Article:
(This is leaving aside the fact that only Parliament could strip them of their gifted Sussex titles and, even if they did, which is not even remotely likely, he remains a Prince of the realm, in which instance Meghan would be known as Princess Henry. However, the couple could always agree to not use their titles, as they did with their stylings as His/Her Royal Highness earlier this year.)
Likewise, Fleet St is hardly likely to start putting out cheery colour supplements hailing their return, given the increasingly antagonistic relationship between the Sussexes and the British fourth estate. (The three lawsuits they are currently waging against major UK newspapers probably didn't help things.)
It hardly takes a crystal ball-wielding psychic to predict they could face something of a media mauling.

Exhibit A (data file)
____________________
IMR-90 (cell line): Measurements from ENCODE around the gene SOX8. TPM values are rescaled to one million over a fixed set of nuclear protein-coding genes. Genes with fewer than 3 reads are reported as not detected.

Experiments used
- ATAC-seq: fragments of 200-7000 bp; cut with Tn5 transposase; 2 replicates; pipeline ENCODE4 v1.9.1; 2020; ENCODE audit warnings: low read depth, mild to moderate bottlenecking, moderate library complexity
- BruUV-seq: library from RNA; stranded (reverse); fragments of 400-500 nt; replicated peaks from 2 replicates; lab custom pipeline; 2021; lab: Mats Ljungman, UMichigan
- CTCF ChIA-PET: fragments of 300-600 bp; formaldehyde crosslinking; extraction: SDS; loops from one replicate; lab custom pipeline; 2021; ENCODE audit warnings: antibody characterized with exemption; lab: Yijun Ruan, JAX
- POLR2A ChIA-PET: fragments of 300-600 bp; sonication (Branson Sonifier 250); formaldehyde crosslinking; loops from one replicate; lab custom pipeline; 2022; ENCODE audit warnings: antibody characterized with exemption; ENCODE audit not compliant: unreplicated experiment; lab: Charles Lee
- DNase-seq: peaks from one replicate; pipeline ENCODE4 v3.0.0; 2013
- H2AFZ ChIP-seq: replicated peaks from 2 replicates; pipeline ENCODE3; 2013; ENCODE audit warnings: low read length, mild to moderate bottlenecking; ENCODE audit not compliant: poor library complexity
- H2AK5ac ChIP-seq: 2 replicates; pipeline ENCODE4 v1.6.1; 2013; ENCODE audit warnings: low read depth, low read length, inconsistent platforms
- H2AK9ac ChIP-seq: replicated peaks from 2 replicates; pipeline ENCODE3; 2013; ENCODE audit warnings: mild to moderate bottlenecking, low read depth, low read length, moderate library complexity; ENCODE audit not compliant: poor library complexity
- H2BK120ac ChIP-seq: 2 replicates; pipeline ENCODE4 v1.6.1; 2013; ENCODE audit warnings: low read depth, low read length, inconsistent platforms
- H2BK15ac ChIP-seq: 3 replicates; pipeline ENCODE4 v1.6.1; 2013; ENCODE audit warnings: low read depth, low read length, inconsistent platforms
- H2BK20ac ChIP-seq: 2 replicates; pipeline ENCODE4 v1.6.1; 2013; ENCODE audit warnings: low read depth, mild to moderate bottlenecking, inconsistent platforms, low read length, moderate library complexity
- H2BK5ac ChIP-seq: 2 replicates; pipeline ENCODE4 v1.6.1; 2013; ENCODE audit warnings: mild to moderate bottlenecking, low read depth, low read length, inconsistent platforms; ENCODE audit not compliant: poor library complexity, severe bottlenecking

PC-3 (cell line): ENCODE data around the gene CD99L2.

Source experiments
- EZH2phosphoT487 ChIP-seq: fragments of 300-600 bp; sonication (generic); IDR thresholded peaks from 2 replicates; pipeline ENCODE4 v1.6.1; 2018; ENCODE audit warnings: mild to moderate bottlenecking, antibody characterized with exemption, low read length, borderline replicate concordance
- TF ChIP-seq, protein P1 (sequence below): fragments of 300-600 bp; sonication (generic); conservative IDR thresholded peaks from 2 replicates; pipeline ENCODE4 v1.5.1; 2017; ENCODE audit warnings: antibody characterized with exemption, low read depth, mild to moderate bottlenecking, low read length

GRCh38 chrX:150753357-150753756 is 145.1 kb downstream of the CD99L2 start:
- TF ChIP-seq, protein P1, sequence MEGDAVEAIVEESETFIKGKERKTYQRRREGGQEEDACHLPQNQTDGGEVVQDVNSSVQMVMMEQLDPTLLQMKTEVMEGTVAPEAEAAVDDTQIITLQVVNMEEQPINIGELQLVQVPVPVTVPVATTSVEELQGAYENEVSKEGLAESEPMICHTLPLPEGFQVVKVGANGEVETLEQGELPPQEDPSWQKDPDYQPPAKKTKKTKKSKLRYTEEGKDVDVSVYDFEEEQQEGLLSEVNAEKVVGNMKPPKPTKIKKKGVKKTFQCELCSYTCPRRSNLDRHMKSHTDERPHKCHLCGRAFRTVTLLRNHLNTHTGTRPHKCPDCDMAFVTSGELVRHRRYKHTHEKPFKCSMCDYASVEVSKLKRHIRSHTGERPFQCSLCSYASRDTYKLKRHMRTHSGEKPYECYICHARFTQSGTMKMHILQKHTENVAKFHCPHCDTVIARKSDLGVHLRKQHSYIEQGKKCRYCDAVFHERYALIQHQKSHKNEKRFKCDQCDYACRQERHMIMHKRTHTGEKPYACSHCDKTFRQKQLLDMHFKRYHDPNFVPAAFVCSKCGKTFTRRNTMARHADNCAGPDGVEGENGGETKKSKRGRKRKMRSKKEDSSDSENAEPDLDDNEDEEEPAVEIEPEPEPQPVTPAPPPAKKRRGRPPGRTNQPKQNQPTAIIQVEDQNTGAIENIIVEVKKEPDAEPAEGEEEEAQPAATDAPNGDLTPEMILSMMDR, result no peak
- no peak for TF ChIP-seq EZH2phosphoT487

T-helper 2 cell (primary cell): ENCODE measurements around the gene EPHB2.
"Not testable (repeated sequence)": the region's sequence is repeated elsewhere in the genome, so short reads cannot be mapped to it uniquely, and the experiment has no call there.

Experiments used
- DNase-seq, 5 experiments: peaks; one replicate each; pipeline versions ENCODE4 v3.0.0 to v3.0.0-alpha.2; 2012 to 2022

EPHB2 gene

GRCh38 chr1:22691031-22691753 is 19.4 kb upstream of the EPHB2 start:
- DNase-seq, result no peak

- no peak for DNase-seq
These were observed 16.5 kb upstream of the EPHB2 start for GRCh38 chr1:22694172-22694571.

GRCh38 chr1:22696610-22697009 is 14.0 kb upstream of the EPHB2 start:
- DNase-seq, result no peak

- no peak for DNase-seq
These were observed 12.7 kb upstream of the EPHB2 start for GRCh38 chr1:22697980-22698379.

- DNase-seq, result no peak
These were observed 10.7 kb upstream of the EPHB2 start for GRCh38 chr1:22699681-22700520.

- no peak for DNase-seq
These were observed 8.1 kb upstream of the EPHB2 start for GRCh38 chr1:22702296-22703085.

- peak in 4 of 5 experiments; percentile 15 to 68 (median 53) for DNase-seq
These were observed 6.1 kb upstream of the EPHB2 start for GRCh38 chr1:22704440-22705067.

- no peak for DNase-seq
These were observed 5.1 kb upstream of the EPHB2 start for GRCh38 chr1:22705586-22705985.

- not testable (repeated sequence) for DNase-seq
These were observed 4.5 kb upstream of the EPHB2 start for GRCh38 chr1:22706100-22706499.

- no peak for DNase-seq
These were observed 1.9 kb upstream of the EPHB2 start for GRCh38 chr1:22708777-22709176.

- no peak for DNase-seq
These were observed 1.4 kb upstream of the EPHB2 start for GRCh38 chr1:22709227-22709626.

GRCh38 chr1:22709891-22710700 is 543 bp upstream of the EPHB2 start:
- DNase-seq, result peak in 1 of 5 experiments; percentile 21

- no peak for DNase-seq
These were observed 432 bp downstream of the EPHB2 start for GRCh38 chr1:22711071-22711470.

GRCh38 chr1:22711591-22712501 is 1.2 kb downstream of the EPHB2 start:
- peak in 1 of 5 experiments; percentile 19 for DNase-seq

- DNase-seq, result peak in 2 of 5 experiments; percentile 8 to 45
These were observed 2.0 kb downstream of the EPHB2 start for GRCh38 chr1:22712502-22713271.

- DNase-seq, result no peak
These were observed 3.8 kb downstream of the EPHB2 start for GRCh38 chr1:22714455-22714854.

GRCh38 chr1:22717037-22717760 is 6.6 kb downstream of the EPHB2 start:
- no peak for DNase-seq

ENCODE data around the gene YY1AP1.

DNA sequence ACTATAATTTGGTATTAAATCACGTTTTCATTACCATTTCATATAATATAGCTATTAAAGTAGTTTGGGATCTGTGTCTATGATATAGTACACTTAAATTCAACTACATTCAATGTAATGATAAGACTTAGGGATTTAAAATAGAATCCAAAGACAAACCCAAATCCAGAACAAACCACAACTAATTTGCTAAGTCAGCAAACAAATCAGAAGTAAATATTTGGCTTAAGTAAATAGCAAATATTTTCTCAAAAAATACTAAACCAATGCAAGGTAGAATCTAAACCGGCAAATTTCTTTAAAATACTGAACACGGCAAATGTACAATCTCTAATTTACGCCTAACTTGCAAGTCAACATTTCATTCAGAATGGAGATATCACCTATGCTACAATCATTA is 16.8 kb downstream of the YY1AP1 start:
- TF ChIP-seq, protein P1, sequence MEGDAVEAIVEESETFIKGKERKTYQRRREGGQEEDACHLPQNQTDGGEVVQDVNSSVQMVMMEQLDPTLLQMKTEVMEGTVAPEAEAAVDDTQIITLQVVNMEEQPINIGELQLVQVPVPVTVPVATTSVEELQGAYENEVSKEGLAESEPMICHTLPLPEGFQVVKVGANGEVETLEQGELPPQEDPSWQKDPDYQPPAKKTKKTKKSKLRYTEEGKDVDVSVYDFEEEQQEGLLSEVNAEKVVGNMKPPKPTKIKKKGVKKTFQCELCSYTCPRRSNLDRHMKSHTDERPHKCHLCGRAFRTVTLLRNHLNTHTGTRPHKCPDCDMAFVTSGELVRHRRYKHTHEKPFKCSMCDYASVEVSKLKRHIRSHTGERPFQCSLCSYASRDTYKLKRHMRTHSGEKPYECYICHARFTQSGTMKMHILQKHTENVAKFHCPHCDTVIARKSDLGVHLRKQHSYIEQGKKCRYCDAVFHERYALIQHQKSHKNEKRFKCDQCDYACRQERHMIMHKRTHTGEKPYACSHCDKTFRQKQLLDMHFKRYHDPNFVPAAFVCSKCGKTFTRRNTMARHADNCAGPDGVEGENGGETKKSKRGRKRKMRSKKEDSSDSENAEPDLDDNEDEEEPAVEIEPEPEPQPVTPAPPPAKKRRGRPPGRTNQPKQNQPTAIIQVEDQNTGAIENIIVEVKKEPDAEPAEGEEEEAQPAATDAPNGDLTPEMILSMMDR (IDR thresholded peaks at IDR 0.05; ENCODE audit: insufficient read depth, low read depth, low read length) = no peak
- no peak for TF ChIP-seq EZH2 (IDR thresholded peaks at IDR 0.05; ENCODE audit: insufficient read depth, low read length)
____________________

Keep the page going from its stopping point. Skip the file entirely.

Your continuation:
In essence, when the Sussexes – or even just Harry – head back to Frogmore Cottage, their home on the Windsor Great Park estate, they face dealing with the fallout from their new, far more outspoken US life.
With the weeks ticking down to the one-year anniversary of their bombshell announcement that they wanted out as working royals, and whether there is eggnog on hand and sleigh bells ringing or the tinsel has come down and we are into the new year, it seems unlikely there will be much cause for celebration.
Daniela Elser is a royal expert and writer with more than 15 years experience working with a number of Australia's leading media titles.